Follow up on talk at Stanford

Nervousness aside, my talk yesterday about podcasting went fairly well. It forced me to get the issues being covered in the podcasting guide organized and put together. I received much helpful feedback too. Larry Lessig reminded me that not only is the federal copyright statute a barier to distributing podcasts with commercial "all rights reserved" music in them, but a court in New York held this spring that sound recordings prior to 1972 are protected by state common law copyright. Those rights won't expire until 2067. One more reason to use Creative Commons and other podsafe music alternatives when podcasting.

Another helpful comment I received was from Jennifer Granick which was echoed by Nicole Ozer and Lauren Gelman. Jennifer suggested that the guide not focus (as my talk did) so much on what podcasters cannot do with copyrighted materials which are tied up in all the licensing schemes, but to focus on what podcastesr CAN do. In other words, reframe the issues to provide podcasters with a good understanding of what IS a fair use, what materials ARE in the public domain materials, and how "podsafe" materials CAN be used in podcasts. To that end, the guide should also include examples of uses that can help illustrate the line between fair and unfair uses, etc. This feedback was extremely helpful, and I look forward to incorporating it into the guide that we publish.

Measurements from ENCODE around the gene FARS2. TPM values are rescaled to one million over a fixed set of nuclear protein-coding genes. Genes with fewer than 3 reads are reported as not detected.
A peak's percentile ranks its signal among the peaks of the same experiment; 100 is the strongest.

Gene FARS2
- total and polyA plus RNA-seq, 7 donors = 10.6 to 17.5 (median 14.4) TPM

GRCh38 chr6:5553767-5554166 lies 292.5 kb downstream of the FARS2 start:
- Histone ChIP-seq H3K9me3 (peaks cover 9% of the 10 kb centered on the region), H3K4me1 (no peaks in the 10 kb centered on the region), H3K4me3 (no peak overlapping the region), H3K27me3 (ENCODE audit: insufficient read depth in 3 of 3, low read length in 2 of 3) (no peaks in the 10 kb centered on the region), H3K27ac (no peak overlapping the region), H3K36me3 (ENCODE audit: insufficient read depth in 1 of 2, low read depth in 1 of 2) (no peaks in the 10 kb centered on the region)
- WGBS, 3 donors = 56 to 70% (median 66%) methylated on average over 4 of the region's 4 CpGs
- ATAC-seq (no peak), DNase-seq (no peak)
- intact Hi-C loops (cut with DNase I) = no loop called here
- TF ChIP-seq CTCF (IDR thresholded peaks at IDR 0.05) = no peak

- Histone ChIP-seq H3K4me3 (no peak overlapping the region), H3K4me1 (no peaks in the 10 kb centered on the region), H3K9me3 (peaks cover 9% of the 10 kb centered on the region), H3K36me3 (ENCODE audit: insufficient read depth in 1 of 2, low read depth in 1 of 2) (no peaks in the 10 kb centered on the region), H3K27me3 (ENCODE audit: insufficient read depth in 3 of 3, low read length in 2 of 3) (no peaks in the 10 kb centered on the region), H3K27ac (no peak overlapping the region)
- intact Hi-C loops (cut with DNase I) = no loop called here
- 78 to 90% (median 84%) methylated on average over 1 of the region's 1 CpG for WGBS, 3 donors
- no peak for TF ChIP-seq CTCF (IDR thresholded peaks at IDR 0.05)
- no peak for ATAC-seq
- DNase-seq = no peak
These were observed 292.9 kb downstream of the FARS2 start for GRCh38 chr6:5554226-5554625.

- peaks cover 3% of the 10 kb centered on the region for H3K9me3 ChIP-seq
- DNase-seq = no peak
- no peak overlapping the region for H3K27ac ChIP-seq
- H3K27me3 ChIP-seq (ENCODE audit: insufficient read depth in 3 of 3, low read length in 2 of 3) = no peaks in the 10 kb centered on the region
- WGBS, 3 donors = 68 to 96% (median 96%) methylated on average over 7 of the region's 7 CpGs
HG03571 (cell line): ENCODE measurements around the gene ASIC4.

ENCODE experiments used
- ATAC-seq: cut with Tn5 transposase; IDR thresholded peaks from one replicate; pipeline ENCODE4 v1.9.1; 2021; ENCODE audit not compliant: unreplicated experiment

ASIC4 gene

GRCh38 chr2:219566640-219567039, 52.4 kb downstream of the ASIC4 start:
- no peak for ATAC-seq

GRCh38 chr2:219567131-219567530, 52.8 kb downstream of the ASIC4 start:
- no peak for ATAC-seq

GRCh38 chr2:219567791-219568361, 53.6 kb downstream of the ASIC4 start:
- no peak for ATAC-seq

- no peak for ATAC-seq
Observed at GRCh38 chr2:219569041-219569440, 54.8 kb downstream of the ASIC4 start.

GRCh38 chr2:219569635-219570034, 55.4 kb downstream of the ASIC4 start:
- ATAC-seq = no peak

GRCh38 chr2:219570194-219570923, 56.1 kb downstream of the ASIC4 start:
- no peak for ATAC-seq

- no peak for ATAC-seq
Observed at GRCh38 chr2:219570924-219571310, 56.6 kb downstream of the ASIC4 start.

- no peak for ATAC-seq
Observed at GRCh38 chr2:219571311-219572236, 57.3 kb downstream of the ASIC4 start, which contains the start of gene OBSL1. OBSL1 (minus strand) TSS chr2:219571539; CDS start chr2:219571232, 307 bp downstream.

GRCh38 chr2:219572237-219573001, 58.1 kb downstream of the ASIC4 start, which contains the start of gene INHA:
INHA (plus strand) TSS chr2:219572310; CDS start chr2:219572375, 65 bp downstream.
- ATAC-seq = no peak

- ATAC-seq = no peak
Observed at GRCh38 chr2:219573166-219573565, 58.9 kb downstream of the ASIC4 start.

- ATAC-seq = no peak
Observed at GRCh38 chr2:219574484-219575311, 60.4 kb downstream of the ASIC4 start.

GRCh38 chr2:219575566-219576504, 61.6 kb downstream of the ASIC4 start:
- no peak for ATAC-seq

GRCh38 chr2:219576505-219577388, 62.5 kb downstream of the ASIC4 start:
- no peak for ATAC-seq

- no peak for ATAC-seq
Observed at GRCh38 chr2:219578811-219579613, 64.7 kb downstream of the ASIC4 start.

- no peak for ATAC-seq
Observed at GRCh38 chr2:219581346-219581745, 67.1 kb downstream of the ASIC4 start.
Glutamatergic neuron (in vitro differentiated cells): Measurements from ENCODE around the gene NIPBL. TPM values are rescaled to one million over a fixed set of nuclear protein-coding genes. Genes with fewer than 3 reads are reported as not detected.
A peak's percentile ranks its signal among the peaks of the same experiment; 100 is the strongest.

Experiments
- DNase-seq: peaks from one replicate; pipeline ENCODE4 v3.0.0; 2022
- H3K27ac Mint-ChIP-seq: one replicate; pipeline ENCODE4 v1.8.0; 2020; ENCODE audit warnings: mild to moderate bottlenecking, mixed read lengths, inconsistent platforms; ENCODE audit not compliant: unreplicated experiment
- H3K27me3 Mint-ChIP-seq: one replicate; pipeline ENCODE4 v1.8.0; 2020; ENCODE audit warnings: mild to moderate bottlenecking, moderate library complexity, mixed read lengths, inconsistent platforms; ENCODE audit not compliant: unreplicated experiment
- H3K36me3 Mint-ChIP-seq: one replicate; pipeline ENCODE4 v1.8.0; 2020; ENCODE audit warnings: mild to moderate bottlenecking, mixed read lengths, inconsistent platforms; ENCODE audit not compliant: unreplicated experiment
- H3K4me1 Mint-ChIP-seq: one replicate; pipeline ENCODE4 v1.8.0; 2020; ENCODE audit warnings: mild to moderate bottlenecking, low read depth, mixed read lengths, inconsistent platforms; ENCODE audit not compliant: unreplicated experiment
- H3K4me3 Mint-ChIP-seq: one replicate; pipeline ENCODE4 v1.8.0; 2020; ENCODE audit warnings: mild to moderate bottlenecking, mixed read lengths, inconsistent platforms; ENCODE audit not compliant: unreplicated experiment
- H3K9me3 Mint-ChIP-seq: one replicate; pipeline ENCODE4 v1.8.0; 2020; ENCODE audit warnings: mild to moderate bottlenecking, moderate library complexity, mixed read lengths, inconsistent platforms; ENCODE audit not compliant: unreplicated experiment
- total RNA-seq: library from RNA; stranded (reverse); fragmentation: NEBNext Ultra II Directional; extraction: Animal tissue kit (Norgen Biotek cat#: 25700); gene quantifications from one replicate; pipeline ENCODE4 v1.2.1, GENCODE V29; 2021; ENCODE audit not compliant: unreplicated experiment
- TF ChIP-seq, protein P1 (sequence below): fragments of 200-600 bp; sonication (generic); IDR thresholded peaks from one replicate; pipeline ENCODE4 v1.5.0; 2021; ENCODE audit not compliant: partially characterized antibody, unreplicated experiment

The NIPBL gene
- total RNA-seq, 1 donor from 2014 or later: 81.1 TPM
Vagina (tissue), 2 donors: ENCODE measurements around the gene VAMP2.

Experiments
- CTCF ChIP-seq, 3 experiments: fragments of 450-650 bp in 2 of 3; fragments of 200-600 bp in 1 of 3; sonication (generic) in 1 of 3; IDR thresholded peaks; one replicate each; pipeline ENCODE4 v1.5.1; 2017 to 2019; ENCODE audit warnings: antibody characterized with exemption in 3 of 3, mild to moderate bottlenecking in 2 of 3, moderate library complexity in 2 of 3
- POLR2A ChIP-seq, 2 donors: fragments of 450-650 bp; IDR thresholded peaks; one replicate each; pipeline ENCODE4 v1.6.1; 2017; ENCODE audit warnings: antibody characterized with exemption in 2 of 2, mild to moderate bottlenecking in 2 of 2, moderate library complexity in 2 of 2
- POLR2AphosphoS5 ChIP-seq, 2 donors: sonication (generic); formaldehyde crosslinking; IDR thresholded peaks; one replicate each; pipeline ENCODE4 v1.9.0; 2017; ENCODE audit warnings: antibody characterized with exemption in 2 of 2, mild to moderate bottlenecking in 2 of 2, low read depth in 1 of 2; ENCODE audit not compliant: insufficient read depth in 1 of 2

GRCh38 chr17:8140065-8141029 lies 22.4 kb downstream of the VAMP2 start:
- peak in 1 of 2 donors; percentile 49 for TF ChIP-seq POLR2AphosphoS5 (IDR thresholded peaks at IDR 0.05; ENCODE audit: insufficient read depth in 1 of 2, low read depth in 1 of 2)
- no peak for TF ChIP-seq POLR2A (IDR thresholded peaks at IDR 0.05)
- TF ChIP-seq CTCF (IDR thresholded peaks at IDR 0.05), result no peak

Thanks to all who attended and have provided me their feedback to date.

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